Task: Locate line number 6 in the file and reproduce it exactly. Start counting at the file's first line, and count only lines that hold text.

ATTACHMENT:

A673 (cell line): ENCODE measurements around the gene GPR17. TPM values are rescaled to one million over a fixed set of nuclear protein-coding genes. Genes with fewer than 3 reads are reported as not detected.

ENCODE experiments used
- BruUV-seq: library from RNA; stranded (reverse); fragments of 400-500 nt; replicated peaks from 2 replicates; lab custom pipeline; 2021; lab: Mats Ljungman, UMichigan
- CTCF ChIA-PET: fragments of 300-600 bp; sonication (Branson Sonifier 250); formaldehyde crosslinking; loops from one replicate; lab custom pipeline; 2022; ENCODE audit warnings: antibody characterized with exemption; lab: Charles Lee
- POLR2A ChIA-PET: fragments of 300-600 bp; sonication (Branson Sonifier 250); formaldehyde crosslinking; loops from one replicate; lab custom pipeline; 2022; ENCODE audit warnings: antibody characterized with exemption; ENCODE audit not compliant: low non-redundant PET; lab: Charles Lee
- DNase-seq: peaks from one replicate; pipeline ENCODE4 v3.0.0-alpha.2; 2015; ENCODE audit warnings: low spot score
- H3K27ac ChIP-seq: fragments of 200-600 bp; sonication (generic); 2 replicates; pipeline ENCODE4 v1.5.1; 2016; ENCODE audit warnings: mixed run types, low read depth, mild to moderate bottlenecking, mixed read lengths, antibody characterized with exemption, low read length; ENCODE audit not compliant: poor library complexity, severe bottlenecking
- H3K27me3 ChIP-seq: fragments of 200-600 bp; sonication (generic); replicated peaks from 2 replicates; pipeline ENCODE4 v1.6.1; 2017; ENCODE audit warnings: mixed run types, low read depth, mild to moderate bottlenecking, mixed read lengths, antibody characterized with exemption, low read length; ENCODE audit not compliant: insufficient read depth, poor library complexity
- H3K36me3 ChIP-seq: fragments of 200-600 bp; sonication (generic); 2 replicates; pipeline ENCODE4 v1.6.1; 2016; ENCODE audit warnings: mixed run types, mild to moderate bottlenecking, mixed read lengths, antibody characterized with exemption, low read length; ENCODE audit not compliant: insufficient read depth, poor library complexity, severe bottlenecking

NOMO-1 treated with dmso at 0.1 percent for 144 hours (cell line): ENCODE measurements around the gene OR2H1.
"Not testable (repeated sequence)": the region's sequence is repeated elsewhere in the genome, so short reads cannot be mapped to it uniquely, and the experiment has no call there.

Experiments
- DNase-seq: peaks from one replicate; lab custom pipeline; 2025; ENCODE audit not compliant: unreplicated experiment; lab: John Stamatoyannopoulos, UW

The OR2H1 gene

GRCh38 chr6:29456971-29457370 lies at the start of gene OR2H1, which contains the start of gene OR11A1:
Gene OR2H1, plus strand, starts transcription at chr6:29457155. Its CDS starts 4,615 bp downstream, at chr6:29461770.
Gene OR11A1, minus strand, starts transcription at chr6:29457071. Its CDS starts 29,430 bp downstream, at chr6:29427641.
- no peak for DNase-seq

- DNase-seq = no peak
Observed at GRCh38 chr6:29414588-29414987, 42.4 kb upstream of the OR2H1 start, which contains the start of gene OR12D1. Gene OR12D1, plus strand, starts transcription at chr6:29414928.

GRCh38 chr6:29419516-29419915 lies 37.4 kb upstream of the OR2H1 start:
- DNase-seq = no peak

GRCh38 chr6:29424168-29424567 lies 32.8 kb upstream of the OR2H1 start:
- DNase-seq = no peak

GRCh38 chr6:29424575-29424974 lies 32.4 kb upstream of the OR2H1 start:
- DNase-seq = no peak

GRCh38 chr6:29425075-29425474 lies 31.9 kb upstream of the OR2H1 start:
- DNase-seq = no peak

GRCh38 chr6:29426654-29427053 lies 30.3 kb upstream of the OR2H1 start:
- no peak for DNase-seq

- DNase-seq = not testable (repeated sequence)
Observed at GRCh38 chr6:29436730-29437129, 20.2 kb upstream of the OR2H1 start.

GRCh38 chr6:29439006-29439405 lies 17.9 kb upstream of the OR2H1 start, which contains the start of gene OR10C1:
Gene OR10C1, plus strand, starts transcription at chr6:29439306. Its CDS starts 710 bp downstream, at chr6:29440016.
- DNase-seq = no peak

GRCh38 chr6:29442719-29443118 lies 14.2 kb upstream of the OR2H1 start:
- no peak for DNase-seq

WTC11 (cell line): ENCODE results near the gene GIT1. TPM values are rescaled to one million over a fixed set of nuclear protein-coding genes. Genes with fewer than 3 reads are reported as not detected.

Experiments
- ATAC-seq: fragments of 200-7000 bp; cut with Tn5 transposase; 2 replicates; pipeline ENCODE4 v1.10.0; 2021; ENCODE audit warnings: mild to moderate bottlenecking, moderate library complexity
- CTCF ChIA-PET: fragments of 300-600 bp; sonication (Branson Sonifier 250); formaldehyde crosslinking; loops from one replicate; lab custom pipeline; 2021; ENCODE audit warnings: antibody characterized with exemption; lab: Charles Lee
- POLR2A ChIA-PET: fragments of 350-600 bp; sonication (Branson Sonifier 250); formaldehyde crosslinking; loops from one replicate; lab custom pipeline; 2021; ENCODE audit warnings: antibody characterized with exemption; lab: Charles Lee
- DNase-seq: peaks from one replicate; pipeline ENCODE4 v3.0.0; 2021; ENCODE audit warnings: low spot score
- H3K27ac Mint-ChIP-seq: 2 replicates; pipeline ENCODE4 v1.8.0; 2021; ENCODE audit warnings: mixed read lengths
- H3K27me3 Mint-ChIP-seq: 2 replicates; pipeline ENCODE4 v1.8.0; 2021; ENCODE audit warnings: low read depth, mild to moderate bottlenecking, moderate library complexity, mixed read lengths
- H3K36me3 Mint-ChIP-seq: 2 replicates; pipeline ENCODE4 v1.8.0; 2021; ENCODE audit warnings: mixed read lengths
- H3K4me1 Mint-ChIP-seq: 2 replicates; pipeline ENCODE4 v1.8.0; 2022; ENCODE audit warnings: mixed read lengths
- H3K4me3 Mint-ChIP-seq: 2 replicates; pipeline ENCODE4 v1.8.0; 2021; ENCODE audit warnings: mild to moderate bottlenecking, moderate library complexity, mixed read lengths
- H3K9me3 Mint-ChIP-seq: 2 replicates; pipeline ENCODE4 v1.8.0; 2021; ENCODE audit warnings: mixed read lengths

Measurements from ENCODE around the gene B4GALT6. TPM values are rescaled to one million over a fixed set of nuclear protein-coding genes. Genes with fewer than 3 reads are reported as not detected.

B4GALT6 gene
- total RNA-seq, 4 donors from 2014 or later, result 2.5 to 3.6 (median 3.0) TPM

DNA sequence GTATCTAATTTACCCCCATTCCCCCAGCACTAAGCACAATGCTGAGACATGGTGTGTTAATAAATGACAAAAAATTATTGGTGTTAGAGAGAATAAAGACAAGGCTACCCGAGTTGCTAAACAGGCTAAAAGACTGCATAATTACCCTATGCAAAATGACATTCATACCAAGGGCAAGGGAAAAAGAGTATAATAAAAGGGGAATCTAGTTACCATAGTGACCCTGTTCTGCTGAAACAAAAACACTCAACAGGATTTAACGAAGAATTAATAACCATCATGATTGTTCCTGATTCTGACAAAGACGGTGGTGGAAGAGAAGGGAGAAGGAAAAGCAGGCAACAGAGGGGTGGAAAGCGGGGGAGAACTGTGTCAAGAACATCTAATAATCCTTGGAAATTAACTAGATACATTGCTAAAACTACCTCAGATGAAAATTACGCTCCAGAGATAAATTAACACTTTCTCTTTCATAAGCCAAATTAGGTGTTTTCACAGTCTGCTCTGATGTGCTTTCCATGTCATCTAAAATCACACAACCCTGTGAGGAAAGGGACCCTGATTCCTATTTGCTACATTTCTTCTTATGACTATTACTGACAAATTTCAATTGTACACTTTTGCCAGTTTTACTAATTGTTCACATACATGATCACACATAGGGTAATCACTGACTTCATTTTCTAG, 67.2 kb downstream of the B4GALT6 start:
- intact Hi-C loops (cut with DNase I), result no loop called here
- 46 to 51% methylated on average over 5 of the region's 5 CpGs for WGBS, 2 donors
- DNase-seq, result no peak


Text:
- DNase-seq: peaks from one replicate; pipeline ENCODE4 v3.0.0-alpha.2; 2015; ENCODE audit warnings: low spot score